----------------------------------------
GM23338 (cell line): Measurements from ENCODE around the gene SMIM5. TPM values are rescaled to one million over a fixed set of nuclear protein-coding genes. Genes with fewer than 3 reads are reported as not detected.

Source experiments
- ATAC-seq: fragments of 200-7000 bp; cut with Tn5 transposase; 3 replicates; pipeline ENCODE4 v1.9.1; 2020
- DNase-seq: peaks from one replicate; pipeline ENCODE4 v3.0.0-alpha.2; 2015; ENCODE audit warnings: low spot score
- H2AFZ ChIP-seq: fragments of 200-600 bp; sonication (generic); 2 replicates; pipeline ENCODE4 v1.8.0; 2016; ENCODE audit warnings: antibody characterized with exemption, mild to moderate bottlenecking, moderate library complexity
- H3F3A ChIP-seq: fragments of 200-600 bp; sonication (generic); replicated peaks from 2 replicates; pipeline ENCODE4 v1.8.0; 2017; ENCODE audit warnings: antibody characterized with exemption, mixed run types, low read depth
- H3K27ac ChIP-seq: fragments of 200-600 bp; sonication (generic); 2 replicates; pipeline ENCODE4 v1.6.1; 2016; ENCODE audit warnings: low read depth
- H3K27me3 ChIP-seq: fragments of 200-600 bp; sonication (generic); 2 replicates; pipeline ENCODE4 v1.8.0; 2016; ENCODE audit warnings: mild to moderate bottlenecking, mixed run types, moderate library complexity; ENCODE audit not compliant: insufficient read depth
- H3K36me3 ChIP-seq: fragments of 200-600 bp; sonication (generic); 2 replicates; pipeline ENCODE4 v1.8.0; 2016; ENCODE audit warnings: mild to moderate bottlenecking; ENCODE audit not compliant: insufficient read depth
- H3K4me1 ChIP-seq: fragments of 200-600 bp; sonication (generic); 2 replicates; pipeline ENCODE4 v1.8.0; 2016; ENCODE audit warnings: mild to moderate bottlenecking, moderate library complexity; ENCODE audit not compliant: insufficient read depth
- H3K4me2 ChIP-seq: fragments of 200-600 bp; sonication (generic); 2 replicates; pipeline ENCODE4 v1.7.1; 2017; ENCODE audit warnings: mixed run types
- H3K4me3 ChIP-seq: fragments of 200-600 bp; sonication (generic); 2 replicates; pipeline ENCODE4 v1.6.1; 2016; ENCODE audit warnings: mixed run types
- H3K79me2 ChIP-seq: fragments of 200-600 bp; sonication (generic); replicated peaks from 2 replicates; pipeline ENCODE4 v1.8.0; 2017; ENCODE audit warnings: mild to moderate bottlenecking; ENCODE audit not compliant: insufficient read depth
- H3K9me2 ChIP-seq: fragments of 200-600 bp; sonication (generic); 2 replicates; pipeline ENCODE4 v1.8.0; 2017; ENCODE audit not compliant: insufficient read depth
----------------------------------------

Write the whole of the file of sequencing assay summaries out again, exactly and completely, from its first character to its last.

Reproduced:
GM23338 (cell line): Measurements from ENCODE around the gene SMIM5. TPM values are rescaled to one million over a fixed set of nuclear protein-coding genes. Genes with fewer than 3 reads are reported as not detected.

Source experiments
- ATAC-seq: fragments of 200-7000 bp; cut with Tn5 transposase; 3 replicates; pipeline ENCODE4 v1.9.1; 2020
- DNase-seq: peaks from one replicate; pipeline ENCODE4 v3.0.0-alpha.2; 2015; ENCODE audit warnings: low spot score
- H2AFZ ChIP-seq: fragments of 200-600 bp; sonication (generic); 2 replicates; pipeline ENCODE4 v1.8.0; 2016; ENCODE audit warnings: antibody characterized with exemption, mild to moderate bottlenecking, moderate library complexity
- H3F3A ChIP-seq: fragments of 200-600 bp; sonication (generic); replicated peaks from 2 replicates; pipeline ENCODE4 v1.8.0; 2017; ENCODE audit warnings: antibody characterized with exemption, mixed run types, low read depth
- H3K27ac ChIP-seq: fragments of 200-600 bp; sonication (generic); 2 replicates; pipeline ENCODE4 v1.6.1; 2016; ENCODE audit warnings: low read depth
- H3K27me3 ChIP-seq: fragments of 200-600 bp; sonication (generic); 2 replicates; pipeline ENCODE4 v1.8.0; 2016; ENCODE audit warnings: mild to moderate bottlenecking, mixed run types, moderate library complexity; ENCODE audit not compliant: insufficient read depth
- H3K36me3 ChIP-seq: fragments of 200-600 bp; sonication (generic); 2 replicates; pipeline ENCODE4 v1.8.0; 2016; ENCODE audit warnings: mild to moderate bottlenecking; ENCODE audit not compliant: insufficient read depth
- H3K4me1 ChIP-seq: fragments of 200-600 bp; sonication (generic); 2 replicates; pipeline ENCODE4 v1.8.0; 2016; ENCODE audit warnings: mild to moderate bottlenecking, moderate library complexity; ENCODE audit not compliant: insufficient read depth
- H3K4me2 ChIP-seq: fragments of 200-600 bp; sonication (generic); 2 replicates; pipeline ENCODE4 v1.7.1; 2017; ENCODE audit warnings: mixed run types
- H3K4me3 ChIP-seq: fragments of 200-600 bp; sonication (generic); 2 replicates; pipeline ENCODE4 v1.6.1; 2016; ENCODE audit warnings: mixed run types
- H3K79me2 ChIP-seq: fragments of 200-600 bp; sonication (generic); replicated peaks from 2 replicates; pipeline ENCODE4 v1.8.0; 2017; ENCODE audit warnings: mild to moderate bottlenecking; ENCODE audit not compliant: insufficient read depth
- H3K9me2 ChIP-seq: fragments of 200-600 bp; sonication (generic); 2 replicates; pipeline ENCODE4 v1.8.0; 2017; ENCODE audit not compliant: insufficient read depth